The Dutch art theorist and painter Samuel van Hoogstraten described the human face as a “mirror of the mind”. He even thought he could read a person’s character from his or her features. Faces also play an important role in painting. Thus, the faces painted in the Netherlands in the 17th century reflect impressively many facets of human physiognomy in individual portraits. Just as they individually strive to reflect the reality of life of a portrayed personality, they can, in combination, reflect the history of an entire society.
The human face became a theme in Dutch Baroque painting independently of the representative task of portrait art. As distinctive character heads with pronounced facial features, a new type of figure painting established itself: the tronie, which meant head, face, or expression. Old and young people in plain clothes or extravagant costumes up to the self-representation of an artist were the preferred subjects, without the depicted being fixed to a certain role and identity.
Tronies served artists as study heads, but were also created as independent pictorial creations for the art market. In contrast to status portraits, which were commissioned works staging the status and rank of the models, tronies sound out the spectrum of human expression. Their closeness to reality and immediacy are of almost timeless validity, which makes the virtuously painted faces seem appealing and topical even today.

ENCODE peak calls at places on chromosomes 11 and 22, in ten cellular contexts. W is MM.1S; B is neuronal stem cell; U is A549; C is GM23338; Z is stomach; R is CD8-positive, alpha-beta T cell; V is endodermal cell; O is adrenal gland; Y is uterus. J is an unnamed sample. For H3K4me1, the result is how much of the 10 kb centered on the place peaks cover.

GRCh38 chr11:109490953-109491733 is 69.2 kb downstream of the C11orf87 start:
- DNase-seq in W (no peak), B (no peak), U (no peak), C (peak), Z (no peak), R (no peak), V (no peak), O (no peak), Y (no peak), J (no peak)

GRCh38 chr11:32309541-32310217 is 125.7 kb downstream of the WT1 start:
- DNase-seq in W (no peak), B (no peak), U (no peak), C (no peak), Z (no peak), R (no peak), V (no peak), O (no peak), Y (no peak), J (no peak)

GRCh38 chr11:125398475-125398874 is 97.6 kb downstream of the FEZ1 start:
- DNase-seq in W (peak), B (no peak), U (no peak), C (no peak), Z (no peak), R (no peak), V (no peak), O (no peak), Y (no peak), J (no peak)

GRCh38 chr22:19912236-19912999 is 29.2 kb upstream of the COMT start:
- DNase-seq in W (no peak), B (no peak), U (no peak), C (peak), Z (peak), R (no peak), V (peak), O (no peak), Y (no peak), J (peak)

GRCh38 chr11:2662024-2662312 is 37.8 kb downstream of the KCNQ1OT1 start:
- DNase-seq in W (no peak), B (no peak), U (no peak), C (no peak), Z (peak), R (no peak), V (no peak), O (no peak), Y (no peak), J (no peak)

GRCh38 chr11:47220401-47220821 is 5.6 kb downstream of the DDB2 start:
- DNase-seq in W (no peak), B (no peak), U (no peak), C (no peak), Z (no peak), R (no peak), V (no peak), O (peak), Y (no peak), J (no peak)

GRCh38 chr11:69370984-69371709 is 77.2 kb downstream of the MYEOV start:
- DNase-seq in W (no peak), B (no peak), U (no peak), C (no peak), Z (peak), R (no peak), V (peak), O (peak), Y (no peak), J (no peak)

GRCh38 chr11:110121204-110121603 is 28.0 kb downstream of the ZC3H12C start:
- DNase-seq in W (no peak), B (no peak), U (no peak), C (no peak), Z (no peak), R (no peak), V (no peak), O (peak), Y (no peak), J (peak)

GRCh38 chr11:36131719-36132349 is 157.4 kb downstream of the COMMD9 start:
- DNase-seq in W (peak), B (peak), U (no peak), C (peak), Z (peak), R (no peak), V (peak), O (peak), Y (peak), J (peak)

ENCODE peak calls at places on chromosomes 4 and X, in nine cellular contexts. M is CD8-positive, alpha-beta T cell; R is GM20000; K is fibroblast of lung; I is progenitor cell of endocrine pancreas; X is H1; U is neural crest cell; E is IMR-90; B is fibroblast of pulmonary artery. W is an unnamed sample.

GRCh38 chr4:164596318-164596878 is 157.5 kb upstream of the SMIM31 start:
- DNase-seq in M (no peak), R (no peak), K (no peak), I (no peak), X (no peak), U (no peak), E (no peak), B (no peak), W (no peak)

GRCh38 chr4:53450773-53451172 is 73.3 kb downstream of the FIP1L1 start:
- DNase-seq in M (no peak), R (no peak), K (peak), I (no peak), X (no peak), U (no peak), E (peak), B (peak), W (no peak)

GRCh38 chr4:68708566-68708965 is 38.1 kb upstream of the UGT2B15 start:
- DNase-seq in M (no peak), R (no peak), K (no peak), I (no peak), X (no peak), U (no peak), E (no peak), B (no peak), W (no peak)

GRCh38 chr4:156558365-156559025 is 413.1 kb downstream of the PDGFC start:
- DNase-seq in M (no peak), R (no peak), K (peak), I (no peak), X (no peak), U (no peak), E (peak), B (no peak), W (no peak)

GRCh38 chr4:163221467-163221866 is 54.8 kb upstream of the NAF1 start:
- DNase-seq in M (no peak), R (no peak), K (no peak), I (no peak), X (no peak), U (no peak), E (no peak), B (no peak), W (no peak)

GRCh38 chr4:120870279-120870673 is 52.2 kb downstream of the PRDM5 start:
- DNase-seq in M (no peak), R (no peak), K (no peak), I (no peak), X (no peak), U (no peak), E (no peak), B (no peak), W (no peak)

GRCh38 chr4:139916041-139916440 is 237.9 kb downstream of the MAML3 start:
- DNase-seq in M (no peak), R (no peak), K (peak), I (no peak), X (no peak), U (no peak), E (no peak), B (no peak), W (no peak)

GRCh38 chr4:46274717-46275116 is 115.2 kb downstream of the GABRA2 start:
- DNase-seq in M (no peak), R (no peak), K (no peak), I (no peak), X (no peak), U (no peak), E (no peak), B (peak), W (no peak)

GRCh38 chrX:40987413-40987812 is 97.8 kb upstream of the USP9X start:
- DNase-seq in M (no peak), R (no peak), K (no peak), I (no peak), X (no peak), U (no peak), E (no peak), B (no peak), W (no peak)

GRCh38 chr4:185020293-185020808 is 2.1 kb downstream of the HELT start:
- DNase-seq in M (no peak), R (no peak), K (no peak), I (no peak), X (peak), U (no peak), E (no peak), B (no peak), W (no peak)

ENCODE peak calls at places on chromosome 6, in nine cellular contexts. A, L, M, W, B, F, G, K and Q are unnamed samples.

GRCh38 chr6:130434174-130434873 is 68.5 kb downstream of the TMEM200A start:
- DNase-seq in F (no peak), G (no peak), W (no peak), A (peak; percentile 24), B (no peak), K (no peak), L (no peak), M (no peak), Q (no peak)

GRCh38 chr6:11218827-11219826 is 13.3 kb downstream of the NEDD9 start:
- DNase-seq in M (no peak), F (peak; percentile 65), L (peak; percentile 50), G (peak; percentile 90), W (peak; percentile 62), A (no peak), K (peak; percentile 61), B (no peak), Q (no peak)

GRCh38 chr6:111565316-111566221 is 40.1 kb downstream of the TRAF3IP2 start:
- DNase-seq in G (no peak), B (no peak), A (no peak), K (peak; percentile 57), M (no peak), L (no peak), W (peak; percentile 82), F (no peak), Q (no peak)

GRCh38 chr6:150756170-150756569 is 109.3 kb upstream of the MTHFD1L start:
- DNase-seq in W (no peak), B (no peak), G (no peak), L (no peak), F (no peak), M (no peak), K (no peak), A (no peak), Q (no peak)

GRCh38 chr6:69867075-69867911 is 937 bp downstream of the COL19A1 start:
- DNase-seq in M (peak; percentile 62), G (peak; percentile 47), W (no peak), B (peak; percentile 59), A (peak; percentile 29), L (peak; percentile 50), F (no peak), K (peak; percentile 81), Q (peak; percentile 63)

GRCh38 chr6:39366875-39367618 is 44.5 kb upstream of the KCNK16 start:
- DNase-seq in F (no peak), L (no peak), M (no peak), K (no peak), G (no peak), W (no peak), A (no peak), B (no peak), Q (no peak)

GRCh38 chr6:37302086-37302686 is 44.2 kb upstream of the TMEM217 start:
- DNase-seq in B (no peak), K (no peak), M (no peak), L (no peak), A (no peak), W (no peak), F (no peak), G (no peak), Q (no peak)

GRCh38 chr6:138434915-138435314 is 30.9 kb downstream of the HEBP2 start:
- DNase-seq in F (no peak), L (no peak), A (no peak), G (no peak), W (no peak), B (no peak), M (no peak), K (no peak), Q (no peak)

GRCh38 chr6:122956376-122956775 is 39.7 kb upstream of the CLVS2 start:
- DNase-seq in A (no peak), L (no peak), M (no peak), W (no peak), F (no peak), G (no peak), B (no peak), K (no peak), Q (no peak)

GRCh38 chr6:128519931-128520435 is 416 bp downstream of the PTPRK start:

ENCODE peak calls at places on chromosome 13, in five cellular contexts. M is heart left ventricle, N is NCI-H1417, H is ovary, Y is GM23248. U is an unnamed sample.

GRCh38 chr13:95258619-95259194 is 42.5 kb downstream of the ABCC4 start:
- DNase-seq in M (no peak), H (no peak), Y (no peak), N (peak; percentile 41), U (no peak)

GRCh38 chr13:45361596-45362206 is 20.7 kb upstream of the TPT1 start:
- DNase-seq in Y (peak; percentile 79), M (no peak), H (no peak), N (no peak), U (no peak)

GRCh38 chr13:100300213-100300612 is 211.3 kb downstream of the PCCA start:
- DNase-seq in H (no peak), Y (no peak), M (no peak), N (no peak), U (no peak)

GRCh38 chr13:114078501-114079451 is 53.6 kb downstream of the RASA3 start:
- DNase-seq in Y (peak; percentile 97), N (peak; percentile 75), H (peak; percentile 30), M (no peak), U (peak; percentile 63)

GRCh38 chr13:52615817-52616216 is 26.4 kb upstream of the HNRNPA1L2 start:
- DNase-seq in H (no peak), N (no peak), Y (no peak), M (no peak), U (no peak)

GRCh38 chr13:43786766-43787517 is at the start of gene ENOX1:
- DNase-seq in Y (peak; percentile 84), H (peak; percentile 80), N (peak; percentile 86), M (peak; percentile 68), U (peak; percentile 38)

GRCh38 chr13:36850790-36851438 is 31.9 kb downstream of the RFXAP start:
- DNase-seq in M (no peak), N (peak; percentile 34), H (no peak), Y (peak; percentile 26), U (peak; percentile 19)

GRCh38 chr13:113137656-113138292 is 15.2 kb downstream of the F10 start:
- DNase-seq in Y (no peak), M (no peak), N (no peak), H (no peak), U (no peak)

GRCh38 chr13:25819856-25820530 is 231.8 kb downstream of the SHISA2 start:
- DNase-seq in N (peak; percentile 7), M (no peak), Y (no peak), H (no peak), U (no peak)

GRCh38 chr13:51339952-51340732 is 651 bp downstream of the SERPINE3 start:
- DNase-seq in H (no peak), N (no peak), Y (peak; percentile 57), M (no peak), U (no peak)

In the cabinet exhibition, Jacob Backer’s (1608-1651) recently acquired portrait of a boy with an axe is shown for the first time. This excellently preserved painting adds to the museum’s holdings of a masterpiece by an important artist from Rembrandt’s circle. Grouped around it are paintings by artists such as Ferdinand Bol, Samuel van Hoogstraten, and Jan Lievens, which are presented in complex relation to an exquisite selection of historical, genre, and self-portraits by Rembrandt.
The exhibition is curated by Andrea Lutz.